Friday, 5 October 2012

Banana Bread

Finally back in the kitchen to bake…I blame a combination of lack of time, family commitments, and not having anyone around to bake for. So when my brother came to stay for the weekend, I had to make the most of it. Although I still didn’t have the energy to try anything particularly exciting.

Instead, I tried a new twist on something I love and had been hankering after for a while: banana loaf. When I was little, banana cake was a semi-regular occurrence. My dad was always fussy about when he’d eat a banana – it had to be green and still slightly woody. As soon as they started to ripen, the likelihood of consumption began to decrease, and once they were tinged brown, the only way of getting rid of them was to bake them in a cake. My mum always baked them in a shallow bundt tin, then iced them with a slightly lemon-y buttercream. And to this day, that’s my absolutely favourite way of eating bananas (I’m not fond of them as fruit, though I like the flavour).

Knowing my brother was coming and that he too appreciated a decent banana cake, I picked up a bunch whilst out shopping and set about deciding on which recipe exactly to follow. I’m fairly sure than when my mum makes one, she simply uses a basic sponge cake mix and adds some mashed bananas and spices. I was all set to do the same, but in my usual pre-baking web browse I found a recipe that replaced one of the eggs with some milk and used a different method from my usual beat and stir sponge cake method, and decided to give it a go.

The results are something I was really rather pleased with. I tweaked the recipe a little bit to suit my tastes – using brown sugar instead of white to give a vaguely caramelised taste, and adding some mixed spice to emulate my mum’s spicy banana cake – but will definitely be using it again next time I want to make an easy, tasty banana cake. The recipe calls for melting the butter and sugar with some vanilla essence, then mixing in the bananas, egg, milk and flour. The result is a super-moist cake with a lovely banana flavour that shines through even with the added spices and vanilla essence. The other innovation in the recipe was the suggestion of sprinkling demarara sugar over the top just before baking, which gave the cake a lovely crunchy top which meant that icing was not really a requirement (making the cake feel slightly healthy and very afternoon-tea-ish, which I liked).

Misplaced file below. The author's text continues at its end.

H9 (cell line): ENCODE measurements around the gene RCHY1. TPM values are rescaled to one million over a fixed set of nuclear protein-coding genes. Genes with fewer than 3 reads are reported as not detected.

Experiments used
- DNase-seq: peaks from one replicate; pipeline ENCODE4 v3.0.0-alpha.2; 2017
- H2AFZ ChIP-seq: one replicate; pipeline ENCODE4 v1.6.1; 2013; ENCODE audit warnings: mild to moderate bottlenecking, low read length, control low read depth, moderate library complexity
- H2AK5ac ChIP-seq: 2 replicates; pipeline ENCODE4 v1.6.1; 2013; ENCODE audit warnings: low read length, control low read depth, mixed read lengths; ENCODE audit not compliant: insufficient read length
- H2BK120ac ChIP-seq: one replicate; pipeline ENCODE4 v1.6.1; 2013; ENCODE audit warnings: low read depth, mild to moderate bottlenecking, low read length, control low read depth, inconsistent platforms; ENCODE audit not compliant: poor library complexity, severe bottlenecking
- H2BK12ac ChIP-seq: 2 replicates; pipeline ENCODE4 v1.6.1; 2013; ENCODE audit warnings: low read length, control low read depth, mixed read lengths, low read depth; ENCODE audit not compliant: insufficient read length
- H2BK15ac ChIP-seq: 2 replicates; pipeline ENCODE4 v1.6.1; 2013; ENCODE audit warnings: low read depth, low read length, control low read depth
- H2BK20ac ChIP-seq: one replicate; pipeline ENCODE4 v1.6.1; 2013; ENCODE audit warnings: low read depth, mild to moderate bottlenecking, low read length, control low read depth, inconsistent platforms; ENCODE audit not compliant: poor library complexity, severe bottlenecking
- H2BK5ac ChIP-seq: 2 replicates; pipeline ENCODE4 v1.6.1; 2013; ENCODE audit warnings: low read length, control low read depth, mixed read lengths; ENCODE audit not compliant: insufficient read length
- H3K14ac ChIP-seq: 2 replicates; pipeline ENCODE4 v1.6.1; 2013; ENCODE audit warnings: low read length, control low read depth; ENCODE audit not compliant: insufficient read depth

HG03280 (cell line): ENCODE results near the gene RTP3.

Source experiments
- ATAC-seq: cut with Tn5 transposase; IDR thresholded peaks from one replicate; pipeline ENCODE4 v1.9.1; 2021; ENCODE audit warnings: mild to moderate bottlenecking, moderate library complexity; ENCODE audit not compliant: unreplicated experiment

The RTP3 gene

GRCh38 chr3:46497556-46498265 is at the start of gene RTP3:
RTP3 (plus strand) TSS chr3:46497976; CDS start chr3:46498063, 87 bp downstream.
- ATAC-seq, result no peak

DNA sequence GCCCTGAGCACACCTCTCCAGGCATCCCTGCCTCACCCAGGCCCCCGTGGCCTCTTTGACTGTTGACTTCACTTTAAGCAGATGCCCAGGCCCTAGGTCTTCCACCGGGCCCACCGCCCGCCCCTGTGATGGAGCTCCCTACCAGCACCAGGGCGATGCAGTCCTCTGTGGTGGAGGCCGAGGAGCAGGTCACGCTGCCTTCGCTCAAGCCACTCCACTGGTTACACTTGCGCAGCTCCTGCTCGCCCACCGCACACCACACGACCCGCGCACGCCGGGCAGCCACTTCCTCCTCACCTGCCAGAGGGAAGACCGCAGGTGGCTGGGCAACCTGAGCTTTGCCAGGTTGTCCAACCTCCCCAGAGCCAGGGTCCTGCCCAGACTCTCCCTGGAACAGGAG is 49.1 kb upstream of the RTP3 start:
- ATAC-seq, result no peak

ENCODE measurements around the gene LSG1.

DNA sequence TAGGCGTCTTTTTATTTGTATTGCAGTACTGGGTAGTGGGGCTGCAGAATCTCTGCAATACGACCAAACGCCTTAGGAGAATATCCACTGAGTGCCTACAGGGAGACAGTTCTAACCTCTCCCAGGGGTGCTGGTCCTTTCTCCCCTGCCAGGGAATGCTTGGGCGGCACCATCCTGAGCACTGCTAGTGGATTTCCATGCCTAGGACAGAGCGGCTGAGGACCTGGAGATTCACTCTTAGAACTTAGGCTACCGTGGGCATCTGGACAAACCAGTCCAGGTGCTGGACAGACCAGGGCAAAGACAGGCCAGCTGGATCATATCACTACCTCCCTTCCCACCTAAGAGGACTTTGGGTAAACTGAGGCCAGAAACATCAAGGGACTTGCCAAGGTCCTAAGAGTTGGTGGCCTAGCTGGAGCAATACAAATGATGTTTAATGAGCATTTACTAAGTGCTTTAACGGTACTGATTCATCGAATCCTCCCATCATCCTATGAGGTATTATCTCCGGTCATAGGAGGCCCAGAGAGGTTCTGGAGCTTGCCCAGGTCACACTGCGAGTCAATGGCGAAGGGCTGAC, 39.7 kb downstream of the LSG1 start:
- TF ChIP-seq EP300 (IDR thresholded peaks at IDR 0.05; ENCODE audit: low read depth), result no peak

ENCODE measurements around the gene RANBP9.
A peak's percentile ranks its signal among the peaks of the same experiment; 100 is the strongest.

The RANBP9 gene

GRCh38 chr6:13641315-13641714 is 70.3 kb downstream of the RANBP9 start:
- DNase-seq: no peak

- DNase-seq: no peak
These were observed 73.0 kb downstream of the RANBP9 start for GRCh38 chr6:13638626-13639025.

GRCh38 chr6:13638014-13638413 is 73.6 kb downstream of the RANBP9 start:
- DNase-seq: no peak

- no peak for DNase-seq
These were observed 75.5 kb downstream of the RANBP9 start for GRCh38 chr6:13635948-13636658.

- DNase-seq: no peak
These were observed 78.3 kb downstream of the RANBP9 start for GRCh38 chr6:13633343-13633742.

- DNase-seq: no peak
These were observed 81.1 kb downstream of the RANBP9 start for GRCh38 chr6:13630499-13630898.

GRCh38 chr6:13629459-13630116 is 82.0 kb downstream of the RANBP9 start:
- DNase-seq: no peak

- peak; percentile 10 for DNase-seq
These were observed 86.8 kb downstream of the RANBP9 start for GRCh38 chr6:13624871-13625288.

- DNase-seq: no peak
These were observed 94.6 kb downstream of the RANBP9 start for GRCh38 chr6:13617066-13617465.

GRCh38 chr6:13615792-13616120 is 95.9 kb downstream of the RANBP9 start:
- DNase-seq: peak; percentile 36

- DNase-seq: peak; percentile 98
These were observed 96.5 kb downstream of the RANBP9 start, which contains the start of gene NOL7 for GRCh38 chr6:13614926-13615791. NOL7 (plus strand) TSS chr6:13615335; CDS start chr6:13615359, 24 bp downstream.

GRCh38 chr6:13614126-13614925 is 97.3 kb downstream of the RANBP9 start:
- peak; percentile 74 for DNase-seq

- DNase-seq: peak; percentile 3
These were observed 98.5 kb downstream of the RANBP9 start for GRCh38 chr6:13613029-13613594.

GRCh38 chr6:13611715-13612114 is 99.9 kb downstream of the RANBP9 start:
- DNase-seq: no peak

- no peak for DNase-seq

My brother seemed to appreciate it too, although I did make him some lemon buttercream to add to his slices. The cake lasted well too. I cut it into slices and gave most to my brother to take with him when he left to move into his new home and job. I kept several for myself though, and they were just as moist and tasty several days after baking as they were fresh, which is great news for a girl who doesn’t usually get through cakes particularly quickly!

Banana Bread Recipe
2 bananas, roughly mashed
180g flour
125g butter
155g brown sugar
1tsp vanilla essence
1 egg, beaten
60ml milk

1.       Melt the butter, sugar and vanilla in a pan.
2.       Mix in the mashed bananas
3.       Mix in the beaten egg
4.       Mix in the flour and any desired spices (I used mixed spice).
5.       Bake at 175C for 35 minutes

Tuesday, 14 August 2012

Smoky Beef Stew

Quick Post-Work Supper!

                I haven’t done much baking in the last few weeks, resulting in a marked paucity of posts…but in my defence, it has been a very busy period! The two main events have been starting work and moving house, and between the two they have left me very little time for anything else. There will hopefully be more baking soon, but for the time being I’m sticking to cooking food that can be quickly re-heated when I finally stumble through my front door after a long day at work (I was on call last week – 13 hour days!).
              Last week I made a quick curry following the instructions off a back of the jar of curry paste. This week I’m being a little more adventurous, so I do actually have some ‘baking’ to share (if you count putting some meat and veg into a pot and sticking it in the oven!). I part of my Saturday avoiding the numerous bags I was supposed to be unpacking to scour the internet for a suitable recipe. My requirements were relatively simple: not too expensive, not too tricky, and which can be reheated quickly on subsequent evenings. This ruled out a few of my favourite meals – lasagne, quiche etc. which all take around the 30minute mark to reheat. Maybe that’s not a bad thing though, as it meant that I ended up selecting a recipe I wouldn’t usually consider: slow cooked beef stew.

                The recipe itself is dead simple – chuck the ingredients in a pot and stick them in the oven. The one thing that could have been a sticking point was the time required, which totalled 3 hours of cooking time. Given that most of my Sunday was also devoted to unpacking and sorting through my belongings, this wasn’t as much of a problem as it might sometimes be. Having gathered the ingredients, I set to work, and was very pleased with the results.